Essential Anti Theft Tips for Your Bike

Just as some locks are better than others, some ways of locking up your bike are better than others too. Here’s our quick guide to the Do and Don’ts of securing your bicycle.

DO buy the best lock that you can afford. Ideally you actually could do with two U-locks or a U-lock and a cable lock.

DON’T think “any lock is better than no lock”. Using a weedy lock will probably just make you complacent about where and how you lock your bike. And one day you’ll arrive back to find that your bike isn’t there anymore. Unlike other bike components, go for a heavy, solid lock or something extremely tough. Double or triple heated hardened steel locks are very hard to break for the potential thief and will act as a big deterrent, especially if there is a less well secured bike nearby.

DO make sure your bike(s) are secure at home, is the garage or shed safe? Many cycle insurance companies stipulate anchor points for bike locks in garages and sheds.

DON’T use apps such as strava to and from your home, switch on and off with a few hundred metres to go or change security settings. Thieves have been known to target riders from GPS data and pictures of bikes posted on social media.

DO have a look at your bike and spot any components that can be removed without tools (seatpost, wheels for example). Either take them with you while you go shopping or while you’re at work, or think about replacing the quick release fixings with bolted versions instead. Don’t leave easily removable lights or computers attached to your bike.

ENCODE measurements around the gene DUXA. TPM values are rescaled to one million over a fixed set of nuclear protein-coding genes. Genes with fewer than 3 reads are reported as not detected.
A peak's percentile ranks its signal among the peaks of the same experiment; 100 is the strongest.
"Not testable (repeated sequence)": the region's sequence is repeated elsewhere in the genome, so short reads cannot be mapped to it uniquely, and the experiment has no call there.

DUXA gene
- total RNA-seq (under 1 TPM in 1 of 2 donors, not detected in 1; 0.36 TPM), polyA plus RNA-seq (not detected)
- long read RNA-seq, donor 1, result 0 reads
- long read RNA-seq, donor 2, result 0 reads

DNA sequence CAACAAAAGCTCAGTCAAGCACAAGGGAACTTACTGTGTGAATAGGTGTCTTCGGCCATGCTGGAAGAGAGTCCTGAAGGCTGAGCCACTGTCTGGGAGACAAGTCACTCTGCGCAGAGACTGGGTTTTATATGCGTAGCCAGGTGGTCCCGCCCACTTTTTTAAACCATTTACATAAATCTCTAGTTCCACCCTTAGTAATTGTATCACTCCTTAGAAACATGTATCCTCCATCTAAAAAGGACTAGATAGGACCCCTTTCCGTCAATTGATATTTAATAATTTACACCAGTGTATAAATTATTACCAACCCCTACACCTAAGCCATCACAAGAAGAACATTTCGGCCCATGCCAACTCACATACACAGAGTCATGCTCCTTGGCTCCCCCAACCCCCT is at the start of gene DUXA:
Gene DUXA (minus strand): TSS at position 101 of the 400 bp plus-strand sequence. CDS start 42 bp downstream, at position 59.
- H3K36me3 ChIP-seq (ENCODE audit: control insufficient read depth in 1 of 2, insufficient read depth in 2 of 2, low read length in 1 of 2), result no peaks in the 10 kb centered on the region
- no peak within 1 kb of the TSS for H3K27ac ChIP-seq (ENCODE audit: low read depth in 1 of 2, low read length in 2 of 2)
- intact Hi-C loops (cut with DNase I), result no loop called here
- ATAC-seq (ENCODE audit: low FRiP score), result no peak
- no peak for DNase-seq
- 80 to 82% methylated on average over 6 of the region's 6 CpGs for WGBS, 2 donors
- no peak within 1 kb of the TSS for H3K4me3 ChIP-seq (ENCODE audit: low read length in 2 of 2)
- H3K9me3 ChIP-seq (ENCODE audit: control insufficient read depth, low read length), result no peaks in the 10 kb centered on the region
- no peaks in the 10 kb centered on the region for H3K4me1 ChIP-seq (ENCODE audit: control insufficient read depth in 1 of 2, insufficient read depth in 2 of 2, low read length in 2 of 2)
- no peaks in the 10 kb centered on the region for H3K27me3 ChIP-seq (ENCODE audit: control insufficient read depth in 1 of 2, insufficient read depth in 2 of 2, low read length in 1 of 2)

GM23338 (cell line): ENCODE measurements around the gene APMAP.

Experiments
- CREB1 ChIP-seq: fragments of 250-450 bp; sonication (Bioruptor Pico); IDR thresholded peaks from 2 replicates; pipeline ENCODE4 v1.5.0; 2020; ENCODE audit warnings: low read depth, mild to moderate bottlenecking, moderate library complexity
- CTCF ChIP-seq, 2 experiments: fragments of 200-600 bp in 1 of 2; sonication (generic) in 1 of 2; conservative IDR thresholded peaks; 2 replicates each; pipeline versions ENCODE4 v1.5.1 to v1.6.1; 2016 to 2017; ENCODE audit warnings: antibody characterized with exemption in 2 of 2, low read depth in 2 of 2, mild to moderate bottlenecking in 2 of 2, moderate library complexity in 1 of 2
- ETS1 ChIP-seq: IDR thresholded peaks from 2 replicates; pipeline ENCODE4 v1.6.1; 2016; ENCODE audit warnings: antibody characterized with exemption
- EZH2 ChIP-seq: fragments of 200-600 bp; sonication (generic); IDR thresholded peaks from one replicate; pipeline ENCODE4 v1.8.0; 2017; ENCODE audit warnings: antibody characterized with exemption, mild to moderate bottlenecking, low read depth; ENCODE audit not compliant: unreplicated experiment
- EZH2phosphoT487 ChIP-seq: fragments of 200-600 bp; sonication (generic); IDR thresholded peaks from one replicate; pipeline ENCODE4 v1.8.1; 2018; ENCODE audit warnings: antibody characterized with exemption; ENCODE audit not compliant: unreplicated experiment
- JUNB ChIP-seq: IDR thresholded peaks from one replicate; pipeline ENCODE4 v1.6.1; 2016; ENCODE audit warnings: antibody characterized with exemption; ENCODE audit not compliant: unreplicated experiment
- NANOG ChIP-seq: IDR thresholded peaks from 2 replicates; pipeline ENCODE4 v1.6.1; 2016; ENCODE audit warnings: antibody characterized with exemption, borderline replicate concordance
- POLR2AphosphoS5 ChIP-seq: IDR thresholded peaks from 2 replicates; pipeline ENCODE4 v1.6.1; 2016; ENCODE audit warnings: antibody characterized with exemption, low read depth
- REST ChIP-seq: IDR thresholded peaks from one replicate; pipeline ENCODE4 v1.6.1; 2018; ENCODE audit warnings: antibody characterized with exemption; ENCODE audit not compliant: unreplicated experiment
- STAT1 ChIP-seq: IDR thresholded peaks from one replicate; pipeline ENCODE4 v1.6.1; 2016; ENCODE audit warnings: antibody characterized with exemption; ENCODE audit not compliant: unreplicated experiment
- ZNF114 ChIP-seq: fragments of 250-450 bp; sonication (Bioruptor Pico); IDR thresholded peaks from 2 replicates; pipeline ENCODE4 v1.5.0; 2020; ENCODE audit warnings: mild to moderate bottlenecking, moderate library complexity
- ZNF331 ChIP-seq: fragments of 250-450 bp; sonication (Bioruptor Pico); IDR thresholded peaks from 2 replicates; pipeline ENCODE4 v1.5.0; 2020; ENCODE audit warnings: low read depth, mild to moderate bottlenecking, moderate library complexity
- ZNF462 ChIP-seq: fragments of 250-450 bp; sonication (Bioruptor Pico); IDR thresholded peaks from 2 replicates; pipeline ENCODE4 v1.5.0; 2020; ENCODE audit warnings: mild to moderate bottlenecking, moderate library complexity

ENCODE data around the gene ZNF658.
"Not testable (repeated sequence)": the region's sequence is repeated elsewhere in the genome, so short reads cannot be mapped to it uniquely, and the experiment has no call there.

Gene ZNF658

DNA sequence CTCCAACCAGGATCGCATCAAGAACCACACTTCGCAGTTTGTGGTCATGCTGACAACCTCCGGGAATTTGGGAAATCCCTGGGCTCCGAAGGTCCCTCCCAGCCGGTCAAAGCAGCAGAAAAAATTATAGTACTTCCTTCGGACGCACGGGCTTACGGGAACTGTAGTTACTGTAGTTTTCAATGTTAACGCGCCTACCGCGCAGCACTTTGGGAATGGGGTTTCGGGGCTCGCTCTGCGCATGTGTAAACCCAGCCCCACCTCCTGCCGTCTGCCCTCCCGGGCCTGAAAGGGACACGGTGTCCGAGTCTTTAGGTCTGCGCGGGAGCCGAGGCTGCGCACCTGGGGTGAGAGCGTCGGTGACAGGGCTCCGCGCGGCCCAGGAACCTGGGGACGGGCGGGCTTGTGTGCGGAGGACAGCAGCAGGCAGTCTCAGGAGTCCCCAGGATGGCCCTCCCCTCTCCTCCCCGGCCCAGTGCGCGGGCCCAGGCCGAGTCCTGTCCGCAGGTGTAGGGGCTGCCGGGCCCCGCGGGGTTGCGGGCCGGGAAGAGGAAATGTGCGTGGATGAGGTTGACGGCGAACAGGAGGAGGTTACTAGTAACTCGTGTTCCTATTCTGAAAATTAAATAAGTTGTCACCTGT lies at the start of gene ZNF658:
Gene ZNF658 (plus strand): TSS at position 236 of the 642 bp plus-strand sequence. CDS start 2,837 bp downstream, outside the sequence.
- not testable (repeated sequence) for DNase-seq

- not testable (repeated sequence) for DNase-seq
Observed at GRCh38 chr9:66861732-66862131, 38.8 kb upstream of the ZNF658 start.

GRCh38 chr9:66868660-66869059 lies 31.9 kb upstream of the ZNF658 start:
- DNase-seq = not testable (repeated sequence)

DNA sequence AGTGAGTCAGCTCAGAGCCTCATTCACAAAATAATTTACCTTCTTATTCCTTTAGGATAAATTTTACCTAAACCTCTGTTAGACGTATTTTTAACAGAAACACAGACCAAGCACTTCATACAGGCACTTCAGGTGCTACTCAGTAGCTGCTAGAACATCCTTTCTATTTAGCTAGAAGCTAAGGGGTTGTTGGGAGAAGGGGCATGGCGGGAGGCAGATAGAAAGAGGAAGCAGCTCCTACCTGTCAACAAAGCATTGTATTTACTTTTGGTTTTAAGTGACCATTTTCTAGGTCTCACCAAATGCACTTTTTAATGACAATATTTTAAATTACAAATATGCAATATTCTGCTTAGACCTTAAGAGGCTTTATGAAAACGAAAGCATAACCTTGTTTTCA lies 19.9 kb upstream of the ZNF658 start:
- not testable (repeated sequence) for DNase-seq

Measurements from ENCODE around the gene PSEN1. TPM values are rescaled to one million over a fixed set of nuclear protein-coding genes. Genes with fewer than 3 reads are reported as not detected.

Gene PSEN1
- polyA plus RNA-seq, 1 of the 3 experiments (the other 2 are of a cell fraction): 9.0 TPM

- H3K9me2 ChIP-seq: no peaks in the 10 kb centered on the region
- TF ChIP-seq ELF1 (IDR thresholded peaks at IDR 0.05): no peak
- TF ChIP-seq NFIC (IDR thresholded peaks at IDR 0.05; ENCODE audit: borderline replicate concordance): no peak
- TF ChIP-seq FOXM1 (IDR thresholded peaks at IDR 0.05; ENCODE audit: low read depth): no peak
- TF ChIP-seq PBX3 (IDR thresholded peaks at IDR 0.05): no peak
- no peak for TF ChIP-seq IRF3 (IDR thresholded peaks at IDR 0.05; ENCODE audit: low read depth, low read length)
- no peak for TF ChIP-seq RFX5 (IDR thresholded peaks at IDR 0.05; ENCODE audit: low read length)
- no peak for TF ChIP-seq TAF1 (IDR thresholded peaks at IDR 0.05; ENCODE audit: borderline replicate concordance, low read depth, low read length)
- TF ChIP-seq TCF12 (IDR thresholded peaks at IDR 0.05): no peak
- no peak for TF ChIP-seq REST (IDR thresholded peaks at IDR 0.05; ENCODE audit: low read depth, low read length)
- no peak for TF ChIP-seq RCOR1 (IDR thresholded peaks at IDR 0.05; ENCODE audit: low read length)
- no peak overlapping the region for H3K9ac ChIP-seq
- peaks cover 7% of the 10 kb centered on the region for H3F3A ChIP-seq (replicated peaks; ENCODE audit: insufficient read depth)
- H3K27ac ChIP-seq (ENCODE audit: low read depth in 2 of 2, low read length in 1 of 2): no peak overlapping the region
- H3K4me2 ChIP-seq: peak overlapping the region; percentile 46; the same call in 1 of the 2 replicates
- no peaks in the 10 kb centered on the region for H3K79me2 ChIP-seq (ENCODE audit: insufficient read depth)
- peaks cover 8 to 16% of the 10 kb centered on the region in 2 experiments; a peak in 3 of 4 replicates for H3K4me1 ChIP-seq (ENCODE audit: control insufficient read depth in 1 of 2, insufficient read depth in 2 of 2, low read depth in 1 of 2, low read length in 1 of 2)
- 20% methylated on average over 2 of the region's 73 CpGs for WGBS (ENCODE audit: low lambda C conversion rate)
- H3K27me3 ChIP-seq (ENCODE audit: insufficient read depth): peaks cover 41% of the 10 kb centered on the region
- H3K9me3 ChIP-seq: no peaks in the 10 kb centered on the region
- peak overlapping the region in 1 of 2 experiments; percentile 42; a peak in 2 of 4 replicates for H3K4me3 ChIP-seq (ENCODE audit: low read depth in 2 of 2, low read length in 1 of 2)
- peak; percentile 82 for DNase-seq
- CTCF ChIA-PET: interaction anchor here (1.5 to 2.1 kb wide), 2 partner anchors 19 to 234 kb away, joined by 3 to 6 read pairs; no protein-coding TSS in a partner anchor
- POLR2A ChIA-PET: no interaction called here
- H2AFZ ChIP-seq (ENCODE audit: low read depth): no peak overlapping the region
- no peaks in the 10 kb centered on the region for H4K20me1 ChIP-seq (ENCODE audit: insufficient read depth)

DON’T carry around your heavy U-lock if you only ever use it in the same place when you get to your workplace. Leave it locked to the post/gate/whatever while you’re not there.

Having said that, DO think about not locking your bike in the same place all time. It increases the chances of thieves spotting it and monitoring it.

DON’T lock your bike in quiet public spaces. Thieves like quiet places to work. Try to lock your bike in spots that have plenty of pedestrian traffic.

DO buy a U-lock that can fit around what you need it fit around but don’t automatically go for a whopping one. We think it’s best to go for U-lock that’s just long enough to pass through your rear wheel, chainstay or seat tube and the lamppost (or whatever is you anchor on to). Keeping things compact mean there isn’t room for thieves to use leverage bars to break open the U-lock.

DON’T forget to lock your front wheel. Either remove it and take it with you. Or remove it and lock it against your rear wheel/frame/lamppost. Or keep it in the bike and use another lock to lock it to the frame and/or another adjacent lamppost or railing.

DO buy a second lock to lock up your front wheel. By all means go for another U-lock if you’re prepared to lug it around but we reckon a decent cable lock is the better solution. Front wheels aren’t worth enough on their own for most thieves to bother with lock-breaking for.

DON’T lock your bike to something that it can be lifted over or off.

DO try to lock your bike in a position where you or a workmate can see it.

DON’T leave a very expensive looking bike… Make your flashy commute bike look a bit rubbish by duct taping over the posh brand logo, make it look as bland and tatty as possible to deter the would-be thief.

DO lock your bike next other less-well-secured bikes. Make your bike the least appealing prospect to thieves.

DON’T think any CCTV is a deterrent. It possibly won’t be functional and if it is the footage will no doubt be useless.

DO try to get together with other bike commuters in your workplace to try to get secure parking at your work. Modern, ‘nice’ employers will want to offer secure bike parking, eveyone knows cyclists are healthier employees.

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